In Positive psychology

A student I was working with made a small shift.  Instead of doing most his homework before taking a break, for just two weeks, he made the effort to plow through it all in one sitting.

Did it make him tired?  Yes.

Did it require a ton of discipline?  Yes.

He said it was in reality, just an extra 30 to 45 minutes.

The difference was stark.  Before starting this new homework regime, he would go to bed with most, but not all of his work completed.   The next day, he would have to finish up his homework between classes, during lunch, or in other classes when there was time.

After getting all of his homework done before going to bed, he slept better because he felt relaxed knowing that all his homework was complete.  He enjoyed himself more in school.  He was calm.  He said that sometimes he actually enjoyed going to school.  (Don’t tell his friends…)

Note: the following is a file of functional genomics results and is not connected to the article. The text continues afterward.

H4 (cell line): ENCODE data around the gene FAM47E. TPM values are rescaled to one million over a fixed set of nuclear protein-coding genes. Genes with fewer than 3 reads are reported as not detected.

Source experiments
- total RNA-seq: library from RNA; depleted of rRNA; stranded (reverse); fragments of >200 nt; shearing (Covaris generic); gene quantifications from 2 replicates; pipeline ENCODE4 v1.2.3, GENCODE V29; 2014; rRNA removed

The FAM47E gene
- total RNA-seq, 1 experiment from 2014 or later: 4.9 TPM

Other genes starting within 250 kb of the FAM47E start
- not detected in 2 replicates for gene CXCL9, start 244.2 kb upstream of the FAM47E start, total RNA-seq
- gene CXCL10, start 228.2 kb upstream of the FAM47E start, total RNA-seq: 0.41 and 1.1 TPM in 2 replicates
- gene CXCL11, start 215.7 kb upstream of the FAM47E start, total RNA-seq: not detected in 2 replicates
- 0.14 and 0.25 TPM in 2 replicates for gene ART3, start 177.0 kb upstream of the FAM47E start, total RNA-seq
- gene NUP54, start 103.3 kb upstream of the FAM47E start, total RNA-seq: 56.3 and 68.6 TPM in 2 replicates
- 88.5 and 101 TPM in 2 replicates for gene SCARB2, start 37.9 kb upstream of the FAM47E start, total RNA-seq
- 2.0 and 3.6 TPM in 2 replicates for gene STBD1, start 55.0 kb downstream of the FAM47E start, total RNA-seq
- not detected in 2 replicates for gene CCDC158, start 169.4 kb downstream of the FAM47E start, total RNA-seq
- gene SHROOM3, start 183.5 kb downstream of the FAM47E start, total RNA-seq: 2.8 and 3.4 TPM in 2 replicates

All because of a small, but significant shift.

Afterwards, I asked him why he didn’t make the shift earlier?  What stopped him?

“I knew that I didn’t absolutely need to do all my homework and that I could get away with it.  So I did.”

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